In this November’s election, common sense and fiscal conservatism in California government reached a new low.  We must begin to restore the Pat Brown, Ronald Reagan, George Deukmejian, Pete Wilson luster to the Golden State when we had great roads, plenty of water, balanced schools and universities, sane government and a view of the world closer to reality, not global climate change led by California.

Such restoration is possible only if we recreate the paradigm for political action that made California great for generations:

  • Prospering small, local, community, family-owned businesses and their employees including farms and ranches statewide
  • Young people who believe in the Constitution and fundamental values who have joined key conservative college groups.
  • Faith based organization leaders and members who want to retain religious freedom and traditional family values required to maintain a high level of quality of life in their communities.
  • Retirees who want to remain in California and have the time, talent and commitment to do so

The traditional approach to change of this kind has been through the political processes of party organizations, central committees, elected officials and political volunteer organizations.  We believe there is a better, shorter route to improving California: through the direct involvement and education of small business employers and their employees regarding California’s business climate future.  No group has more riding on and invested in California’s business future than those whose jobs, earnings and continuity hang in the balance, lest those businesses and jobs flee California.

The National Tax Limitation Committee (incorporated in California more than 40 years ago by founder and president Lewis K. Uhler and operating nationwide since) is teaming up with a special project in California (Pro-Small Biz California – Jack Frost founder and president) to identify and train small business employees (and their owners) in improving the business climate of California to assure the survival and success of businesses across the Golden State.  This means working with and honoring local Chambers of Commerce and other business advocates and associations and expanding their roles in guiding California government and its policies.

The demographics in California have dramatically shifted over the past decade to a point where small business owners from minority communities (Hispanic, Black, Asian and Indian) collectively represent nearly 50% of all the small businesses in California and these minority communities have traditionally been Democrats who are unaware of local, state and federal legislators who are not Pro-Biz advocates.

Concurrently, it is essential to properly “market” the Federal Tax Reform Act of 2017 which has had a dramatic impact on California’s and the nation’s economy but was not “sold” effectively nationwide – and in California – to overcome the Schumer-Pelosi misrepresentation that it only benefited corporations, the rich and Wall Street, leaving only “crumbs” for average workers and families (pre-election polls confirmed that tax reform remained the unsung hero of this mid-term election).  We will be positioned to take advantage of tax reform’s vital benefits for California’s and America’s economic growth, jobs, wage and productivity increases over the next two years.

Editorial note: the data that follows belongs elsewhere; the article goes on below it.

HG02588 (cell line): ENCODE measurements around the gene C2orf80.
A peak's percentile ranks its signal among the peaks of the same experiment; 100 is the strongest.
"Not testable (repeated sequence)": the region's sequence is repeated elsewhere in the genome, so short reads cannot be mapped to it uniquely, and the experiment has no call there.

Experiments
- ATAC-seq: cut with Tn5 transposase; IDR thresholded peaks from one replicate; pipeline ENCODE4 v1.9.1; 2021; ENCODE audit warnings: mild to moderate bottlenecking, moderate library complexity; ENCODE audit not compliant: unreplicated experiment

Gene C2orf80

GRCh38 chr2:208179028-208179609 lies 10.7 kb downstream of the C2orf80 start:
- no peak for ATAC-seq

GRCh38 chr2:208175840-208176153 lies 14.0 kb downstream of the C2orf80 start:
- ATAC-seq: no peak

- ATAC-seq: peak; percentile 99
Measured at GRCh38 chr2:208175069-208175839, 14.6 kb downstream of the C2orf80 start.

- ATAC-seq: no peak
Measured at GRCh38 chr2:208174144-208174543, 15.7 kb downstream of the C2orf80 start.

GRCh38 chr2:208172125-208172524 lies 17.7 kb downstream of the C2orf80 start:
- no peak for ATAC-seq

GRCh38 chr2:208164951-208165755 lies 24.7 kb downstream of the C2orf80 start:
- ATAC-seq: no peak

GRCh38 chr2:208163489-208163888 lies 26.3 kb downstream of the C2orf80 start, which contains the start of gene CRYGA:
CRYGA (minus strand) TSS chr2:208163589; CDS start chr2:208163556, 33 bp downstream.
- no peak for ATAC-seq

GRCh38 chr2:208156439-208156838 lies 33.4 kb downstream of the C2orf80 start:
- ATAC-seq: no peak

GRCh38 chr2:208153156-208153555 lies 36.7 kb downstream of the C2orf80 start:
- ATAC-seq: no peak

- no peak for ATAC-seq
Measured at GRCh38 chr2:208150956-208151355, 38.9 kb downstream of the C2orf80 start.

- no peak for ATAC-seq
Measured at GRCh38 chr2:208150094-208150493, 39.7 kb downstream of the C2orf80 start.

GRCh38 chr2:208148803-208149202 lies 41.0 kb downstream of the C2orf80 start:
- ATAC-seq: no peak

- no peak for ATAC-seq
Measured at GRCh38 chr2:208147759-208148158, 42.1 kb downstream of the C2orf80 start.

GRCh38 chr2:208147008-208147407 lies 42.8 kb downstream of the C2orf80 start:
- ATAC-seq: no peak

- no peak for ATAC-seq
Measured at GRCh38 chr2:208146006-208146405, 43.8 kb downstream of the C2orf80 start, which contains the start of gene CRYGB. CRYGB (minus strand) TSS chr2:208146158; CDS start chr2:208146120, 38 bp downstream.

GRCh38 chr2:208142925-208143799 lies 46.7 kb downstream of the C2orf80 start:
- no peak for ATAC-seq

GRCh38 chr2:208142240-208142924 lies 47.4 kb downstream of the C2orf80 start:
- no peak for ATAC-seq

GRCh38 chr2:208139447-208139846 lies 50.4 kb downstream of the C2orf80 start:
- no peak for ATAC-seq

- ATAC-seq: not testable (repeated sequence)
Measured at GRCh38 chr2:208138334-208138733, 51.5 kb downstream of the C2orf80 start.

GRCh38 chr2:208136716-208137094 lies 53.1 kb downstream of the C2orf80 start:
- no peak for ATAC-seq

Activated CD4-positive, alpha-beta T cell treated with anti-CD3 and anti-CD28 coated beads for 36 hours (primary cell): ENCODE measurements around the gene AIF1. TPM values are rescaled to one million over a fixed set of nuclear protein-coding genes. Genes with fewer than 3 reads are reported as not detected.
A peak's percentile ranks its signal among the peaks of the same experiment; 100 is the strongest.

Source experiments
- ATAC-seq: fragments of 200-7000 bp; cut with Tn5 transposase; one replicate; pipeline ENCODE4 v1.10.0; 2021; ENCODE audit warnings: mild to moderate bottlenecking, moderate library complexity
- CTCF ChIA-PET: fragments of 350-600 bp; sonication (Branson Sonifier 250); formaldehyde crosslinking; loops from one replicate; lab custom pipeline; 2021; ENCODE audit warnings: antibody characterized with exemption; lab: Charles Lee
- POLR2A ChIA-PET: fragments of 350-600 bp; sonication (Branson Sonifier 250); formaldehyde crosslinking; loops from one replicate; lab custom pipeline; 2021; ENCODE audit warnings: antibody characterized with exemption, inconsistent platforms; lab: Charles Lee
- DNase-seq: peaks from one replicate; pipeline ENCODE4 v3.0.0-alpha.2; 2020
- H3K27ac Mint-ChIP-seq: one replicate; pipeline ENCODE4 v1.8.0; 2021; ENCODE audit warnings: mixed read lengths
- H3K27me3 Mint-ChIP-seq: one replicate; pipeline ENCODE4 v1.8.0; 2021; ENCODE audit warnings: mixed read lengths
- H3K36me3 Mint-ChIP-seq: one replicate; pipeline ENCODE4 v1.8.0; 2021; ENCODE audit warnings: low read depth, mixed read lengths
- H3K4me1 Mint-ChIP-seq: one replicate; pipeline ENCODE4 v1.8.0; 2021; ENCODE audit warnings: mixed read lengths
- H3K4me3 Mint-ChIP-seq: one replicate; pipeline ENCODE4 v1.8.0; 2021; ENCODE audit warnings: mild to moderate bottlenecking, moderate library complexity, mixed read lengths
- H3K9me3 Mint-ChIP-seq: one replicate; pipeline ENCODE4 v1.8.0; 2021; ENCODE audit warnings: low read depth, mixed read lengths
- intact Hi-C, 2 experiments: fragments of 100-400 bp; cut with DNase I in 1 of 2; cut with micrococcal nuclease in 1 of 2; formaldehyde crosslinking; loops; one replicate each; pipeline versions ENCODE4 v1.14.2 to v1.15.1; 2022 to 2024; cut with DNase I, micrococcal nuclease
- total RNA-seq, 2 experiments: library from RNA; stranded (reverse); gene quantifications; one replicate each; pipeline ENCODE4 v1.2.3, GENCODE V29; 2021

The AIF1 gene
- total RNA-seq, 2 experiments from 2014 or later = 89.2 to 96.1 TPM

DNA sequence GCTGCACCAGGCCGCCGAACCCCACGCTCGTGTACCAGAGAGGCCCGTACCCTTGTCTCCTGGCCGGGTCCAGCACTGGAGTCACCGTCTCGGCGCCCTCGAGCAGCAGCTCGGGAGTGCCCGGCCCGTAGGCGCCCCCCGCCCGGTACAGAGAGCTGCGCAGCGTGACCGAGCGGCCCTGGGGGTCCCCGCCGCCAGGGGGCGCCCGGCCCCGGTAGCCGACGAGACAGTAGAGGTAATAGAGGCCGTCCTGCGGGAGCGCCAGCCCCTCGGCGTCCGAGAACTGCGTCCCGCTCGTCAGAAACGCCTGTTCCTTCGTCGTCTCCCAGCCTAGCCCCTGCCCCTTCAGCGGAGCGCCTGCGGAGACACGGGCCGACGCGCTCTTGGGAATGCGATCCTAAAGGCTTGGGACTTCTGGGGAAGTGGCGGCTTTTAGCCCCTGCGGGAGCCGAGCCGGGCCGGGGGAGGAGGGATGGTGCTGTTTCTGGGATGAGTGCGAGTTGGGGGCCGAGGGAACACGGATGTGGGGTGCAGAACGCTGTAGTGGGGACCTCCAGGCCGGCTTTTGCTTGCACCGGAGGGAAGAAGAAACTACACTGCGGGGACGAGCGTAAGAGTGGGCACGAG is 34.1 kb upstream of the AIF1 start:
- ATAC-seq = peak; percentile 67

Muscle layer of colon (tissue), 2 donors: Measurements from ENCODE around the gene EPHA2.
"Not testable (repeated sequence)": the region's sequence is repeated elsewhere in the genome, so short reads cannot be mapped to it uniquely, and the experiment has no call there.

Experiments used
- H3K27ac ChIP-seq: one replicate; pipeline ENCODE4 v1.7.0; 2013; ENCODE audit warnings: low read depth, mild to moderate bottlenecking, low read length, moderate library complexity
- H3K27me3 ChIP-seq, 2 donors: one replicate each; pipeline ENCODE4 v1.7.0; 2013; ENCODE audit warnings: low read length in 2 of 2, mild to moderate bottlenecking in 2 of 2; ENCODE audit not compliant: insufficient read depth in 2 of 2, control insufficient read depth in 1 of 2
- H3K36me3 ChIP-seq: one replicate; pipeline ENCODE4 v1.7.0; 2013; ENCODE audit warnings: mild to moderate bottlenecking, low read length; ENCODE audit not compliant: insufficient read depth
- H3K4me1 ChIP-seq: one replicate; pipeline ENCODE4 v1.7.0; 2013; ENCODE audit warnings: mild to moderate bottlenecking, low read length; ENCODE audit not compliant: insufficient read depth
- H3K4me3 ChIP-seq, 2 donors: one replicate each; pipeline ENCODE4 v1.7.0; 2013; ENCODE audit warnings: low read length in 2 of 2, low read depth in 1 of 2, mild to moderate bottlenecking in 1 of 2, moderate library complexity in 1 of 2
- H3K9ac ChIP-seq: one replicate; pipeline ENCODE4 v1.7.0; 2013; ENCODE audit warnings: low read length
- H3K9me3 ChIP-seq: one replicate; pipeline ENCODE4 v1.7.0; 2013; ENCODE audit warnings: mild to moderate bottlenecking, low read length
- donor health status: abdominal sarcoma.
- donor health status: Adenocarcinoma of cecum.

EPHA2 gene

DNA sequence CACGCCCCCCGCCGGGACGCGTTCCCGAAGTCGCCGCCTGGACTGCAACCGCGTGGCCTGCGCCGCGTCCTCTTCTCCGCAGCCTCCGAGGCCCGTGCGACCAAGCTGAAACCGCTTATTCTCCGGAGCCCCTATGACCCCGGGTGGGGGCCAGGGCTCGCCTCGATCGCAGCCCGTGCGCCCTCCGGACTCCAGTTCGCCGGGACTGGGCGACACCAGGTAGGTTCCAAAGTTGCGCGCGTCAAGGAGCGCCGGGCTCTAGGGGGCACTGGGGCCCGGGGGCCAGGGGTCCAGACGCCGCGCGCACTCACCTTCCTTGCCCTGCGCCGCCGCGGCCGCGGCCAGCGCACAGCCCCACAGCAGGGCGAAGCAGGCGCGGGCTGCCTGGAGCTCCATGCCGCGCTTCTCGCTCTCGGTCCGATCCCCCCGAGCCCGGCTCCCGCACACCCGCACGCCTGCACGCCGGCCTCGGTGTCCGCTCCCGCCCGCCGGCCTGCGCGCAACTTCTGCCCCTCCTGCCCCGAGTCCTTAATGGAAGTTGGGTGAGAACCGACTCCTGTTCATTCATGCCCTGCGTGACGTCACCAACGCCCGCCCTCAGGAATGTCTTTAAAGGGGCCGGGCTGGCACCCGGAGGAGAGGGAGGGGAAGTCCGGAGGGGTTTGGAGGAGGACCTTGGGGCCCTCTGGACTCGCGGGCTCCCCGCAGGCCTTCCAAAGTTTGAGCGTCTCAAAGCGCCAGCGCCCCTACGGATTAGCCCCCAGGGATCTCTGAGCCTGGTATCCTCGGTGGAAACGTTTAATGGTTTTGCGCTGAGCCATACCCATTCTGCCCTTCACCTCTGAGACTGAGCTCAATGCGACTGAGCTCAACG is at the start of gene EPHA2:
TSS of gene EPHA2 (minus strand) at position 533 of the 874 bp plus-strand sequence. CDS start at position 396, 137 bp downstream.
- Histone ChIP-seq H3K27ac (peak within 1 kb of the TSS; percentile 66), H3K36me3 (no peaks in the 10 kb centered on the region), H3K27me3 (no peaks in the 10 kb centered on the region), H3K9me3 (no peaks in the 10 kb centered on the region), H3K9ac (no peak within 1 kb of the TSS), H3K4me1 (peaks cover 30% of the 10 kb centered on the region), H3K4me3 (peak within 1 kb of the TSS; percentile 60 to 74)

We should start this California restoration process with a clear understanding of the various problems that affect our state, the alternative solutions available to us and which one – or more – lend themselves to 2020 initiative(s) that can most clearly and forcefully frame the issue(s) we must address.  Here are the issue areas we should consider:

  • Tax Reform and Support for Tax Reform 2.0 – It is critical to the long-term health of our economy to make the individual tax rate provisions permanent.  We should advocate this for the next two years while recognizing the Democrats will drag their feet.
  • Taxes and our roads and highways – while the gasoline tax / car registration fee increase legislation was not reversed at the polls recently through proposition 6 on the November ballot, a properly “titled” initiative could win in 2020, while carrying with it an end to the “bullet train’s” misuse of road funds, dedicating highway taxes exclusively to roads, highways and bridge improvements.
  • Dams and water delivery systems – build and improve reservoirs, dams and water delivery systems and use water for people, farms and businesses first.
  • Healthcare – at all costs stop “single payer” (state run) healthcare as advocated by new Governor Newsom.  Give businesses and their associations the authority to offer employer provided, low cost health care plans in conjunction with federal healthcare reforms.
  • Fair independent contractor laws – in response to the California Supreme Court case of Dynamex Operations West Inc. v. Superior Court, restore the role and assure the relationship of “independent contractors” as distinguished from employees.
  • California public employee pension reform – the rising unfunded pension liability is not sustainable
  • Eliminate unwarented ADA lawsuits
  • Advocate for the “partial privatization” of Social Security – Millennials are aware social security will be broke by 2034.  They should be eager to support the partial privatization of social security which, like Chilean pension reform, will also create a boom to the economy.